The gender pay gap in the UK by occupation
Figure 3. The gender pay gap in the UK by occupation (Office for National Statistics, 2021).

Another effect of the gender gap is that it prevents women from fully participating in defining society’s future. In the United Kingdom, all businesses of a particular size are compelled to report data on the gender wage gap mean and median average within one year (McDonald, 2019). Women avoid the technology business for various reasons, including a lack of prominent and accessible role models, as well as misconceptions about technology occupations and who is better suited to employment (McDonald, 2019). Essentially, female employees would benefit from professional counseling or mentorship to succeed in their jobs; nevertheless, businesses should focus more on supporting female career pathways.


The findings demonstrate that men dominate the tech industry, and many female employees face a glass ceiling due to gender prejudice and the pay gap. Companies should develop an environment favorable to women succeeding in IT to mitigate the glass ceiling effects in promotions. Eliminating misconceptions about women as well as redesigning performance appraisal processes is critical. Firms should provide female employees the opportunity to meet, collaborate with, and be mentored by experts in the industry. According to findings, women with other women as mentors, peer networks, and social ties are more likely to prosper and grow in their IT employment. Taking positive steps to assist women in connecting with and engaging with these resources will directly influence company satisfaction and retention.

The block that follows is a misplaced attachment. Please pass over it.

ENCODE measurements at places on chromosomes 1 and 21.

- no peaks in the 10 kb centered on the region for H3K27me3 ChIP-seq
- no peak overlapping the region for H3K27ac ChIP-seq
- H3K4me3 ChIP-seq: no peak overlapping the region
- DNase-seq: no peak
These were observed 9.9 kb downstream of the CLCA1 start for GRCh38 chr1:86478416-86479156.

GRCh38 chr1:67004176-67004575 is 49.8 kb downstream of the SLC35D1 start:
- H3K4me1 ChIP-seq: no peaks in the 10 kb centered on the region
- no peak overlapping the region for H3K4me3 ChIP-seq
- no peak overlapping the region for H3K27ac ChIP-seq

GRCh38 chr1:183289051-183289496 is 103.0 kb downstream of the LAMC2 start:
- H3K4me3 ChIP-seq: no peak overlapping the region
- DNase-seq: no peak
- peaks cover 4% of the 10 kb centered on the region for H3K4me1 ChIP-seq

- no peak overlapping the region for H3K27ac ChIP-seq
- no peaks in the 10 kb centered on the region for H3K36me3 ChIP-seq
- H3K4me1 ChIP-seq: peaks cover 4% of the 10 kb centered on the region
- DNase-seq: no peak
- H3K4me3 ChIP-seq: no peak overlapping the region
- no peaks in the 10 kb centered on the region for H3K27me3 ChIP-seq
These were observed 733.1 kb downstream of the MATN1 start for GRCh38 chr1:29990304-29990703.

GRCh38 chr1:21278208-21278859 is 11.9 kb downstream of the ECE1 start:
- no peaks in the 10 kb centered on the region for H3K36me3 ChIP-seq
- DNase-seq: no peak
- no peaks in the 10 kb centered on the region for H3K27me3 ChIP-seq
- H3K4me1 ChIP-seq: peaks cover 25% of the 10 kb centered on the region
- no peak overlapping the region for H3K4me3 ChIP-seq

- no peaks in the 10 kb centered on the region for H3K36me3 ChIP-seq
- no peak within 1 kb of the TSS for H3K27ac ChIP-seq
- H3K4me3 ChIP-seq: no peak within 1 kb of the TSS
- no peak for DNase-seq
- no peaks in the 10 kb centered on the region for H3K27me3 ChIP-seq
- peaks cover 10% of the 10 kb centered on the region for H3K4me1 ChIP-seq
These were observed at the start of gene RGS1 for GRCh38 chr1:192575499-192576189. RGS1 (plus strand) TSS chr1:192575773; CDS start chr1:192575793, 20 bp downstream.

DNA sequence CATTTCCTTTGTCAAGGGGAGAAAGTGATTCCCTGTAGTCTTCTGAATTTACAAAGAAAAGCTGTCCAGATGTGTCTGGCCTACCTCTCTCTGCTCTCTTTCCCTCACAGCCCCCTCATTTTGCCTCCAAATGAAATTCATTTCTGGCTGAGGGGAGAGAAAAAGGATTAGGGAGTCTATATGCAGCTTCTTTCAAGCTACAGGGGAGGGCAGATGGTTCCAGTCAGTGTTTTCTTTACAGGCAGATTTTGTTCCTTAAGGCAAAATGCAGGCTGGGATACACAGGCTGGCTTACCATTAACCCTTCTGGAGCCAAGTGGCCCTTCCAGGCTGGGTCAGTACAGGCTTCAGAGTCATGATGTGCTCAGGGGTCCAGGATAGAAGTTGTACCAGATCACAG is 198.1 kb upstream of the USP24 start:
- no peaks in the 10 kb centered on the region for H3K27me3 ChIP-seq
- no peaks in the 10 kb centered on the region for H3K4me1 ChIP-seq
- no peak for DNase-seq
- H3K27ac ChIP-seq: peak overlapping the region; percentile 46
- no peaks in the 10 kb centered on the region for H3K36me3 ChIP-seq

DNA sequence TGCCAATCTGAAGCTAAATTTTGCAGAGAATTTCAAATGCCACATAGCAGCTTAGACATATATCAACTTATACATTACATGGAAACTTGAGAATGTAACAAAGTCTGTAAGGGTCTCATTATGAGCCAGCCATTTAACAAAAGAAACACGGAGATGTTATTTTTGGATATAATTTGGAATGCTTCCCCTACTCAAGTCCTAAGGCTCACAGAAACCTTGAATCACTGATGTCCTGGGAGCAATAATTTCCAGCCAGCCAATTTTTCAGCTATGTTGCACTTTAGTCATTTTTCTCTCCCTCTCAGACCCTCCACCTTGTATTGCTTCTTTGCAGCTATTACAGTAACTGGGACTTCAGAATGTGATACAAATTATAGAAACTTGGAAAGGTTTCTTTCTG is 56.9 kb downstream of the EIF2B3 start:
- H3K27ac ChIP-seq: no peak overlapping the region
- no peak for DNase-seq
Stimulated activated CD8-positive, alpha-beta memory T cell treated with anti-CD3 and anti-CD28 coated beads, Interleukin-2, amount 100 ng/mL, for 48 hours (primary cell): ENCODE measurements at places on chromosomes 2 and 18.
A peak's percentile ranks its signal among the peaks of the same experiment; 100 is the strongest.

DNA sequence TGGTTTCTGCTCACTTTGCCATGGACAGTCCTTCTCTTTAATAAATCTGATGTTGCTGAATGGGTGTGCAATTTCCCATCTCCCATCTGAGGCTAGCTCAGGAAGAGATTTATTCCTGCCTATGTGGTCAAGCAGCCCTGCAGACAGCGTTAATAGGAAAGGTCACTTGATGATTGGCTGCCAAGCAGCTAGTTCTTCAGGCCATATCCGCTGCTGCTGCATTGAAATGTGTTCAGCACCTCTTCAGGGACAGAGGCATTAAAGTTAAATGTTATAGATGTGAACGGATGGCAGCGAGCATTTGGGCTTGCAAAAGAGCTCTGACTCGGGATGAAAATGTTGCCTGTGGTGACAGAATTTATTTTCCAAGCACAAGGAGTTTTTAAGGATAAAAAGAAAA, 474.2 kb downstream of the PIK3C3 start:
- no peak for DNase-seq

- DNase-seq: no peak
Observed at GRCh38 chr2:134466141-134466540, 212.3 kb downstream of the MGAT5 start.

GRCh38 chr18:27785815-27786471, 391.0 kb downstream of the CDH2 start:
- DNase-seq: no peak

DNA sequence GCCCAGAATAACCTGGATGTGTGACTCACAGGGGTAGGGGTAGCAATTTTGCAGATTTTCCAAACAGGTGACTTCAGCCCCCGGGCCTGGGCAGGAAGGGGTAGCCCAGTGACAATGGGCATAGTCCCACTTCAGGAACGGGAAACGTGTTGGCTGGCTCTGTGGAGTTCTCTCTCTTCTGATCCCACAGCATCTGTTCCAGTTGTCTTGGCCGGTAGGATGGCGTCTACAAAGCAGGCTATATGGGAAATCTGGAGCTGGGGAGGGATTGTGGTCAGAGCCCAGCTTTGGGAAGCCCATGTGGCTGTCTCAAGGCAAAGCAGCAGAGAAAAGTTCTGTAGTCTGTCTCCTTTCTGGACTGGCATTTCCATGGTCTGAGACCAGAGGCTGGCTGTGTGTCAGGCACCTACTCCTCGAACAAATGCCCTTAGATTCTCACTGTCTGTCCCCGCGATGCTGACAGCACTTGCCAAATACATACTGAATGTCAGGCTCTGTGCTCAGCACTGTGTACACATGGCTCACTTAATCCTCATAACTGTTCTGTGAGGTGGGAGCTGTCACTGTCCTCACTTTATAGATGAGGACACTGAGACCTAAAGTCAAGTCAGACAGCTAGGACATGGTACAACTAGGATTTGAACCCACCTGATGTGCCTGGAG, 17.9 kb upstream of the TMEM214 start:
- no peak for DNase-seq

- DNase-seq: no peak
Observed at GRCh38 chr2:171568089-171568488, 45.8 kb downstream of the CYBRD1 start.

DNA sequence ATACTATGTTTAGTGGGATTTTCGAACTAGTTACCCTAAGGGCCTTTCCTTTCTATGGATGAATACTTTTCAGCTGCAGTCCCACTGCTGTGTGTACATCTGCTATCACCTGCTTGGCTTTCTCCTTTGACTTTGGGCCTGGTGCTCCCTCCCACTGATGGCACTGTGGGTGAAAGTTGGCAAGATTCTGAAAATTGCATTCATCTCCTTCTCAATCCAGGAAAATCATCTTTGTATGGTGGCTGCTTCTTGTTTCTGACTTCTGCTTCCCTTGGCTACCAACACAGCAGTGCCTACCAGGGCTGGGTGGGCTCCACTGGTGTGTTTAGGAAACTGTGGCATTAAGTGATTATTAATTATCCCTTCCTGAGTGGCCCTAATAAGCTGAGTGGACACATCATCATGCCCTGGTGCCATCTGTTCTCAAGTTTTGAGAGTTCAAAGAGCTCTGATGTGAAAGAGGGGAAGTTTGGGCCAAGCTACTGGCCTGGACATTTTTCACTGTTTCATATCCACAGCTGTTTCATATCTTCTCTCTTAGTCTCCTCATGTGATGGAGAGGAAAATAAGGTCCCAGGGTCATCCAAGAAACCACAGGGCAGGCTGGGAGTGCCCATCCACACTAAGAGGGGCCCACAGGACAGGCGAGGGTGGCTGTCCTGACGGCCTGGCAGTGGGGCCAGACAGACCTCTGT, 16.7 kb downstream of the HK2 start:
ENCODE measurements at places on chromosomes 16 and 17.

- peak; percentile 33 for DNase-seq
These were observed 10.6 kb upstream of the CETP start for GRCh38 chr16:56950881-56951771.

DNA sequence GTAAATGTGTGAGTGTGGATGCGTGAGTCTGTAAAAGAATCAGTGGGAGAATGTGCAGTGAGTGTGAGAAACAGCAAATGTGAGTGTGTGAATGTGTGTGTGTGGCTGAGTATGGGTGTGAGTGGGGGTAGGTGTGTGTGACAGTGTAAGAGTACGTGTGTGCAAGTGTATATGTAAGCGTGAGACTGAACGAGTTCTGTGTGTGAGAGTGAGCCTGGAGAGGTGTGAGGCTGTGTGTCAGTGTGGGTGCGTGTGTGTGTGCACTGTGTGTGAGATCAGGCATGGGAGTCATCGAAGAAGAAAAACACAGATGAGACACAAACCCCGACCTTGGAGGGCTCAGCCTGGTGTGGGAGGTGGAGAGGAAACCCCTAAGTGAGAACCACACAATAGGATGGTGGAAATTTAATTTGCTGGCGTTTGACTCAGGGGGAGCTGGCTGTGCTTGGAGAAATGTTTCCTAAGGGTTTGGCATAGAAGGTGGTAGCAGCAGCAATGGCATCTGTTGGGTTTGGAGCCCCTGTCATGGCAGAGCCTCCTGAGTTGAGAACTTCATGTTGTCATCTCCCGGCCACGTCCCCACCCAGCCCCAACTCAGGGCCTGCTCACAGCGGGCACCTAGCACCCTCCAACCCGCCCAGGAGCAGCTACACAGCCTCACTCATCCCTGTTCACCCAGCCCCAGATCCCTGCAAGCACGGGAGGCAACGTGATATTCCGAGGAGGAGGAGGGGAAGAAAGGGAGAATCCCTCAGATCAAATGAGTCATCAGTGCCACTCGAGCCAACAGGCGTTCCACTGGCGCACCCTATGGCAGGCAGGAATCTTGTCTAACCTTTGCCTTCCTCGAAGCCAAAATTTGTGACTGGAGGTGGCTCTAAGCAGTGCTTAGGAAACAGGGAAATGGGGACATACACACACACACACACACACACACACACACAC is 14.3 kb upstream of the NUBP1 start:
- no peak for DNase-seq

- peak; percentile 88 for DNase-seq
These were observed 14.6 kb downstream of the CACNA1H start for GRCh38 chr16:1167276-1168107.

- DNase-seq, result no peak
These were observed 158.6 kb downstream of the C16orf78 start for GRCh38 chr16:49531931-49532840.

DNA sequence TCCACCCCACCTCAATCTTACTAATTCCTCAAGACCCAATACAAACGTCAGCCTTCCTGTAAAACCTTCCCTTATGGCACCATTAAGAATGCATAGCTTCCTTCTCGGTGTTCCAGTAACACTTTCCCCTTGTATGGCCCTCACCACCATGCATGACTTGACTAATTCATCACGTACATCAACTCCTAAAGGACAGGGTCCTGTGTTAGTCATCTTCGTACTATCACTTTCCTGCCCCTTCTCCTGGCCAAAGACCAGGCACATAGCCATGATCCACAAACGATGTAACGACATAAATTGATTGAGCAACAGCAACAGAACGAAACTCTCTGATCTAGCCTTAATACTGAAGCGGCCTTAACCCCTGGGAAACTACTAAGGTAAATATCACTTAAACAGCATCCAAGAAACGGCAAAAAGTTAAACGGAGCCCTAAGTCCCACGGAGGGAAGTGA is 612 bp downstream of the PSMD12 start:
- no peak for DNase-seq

Performance appraisals usually influence women’s advancements at work. It was established that the performance evaluation system may be riddled with institutional sexism and therefore discriminate against women. Furthermore, prejudiced and biased gender norms and expectations limit women’s advancement. According to research on the glass ceiling, institutional and socio-psychological barriers have delayed women’s development into upper-level management jobs. Unfortunately, the tech industry remains behind the rest of the labor market when it comes to attracting female employees. Essentially, women in the tech business suffer obstacles due to gender preconceptions.

Final Conclusions and Recommendations

When employers make decisions based on gender and an ascribed attribute rather than an individual’s credentials or job performance, the glass ceiling affects women and their company promotions. The glass ceiling concept alludes to vertical discrimination against women among corporations. Significantly, the phenomenon influences women’s promotions when employers judge based on gender and a given attribute rather than an individual’s qualifications or job performance. The glass ceiling is a critical issue because, even though women outperform men in education and employment, there is a considerable income imbalance between them.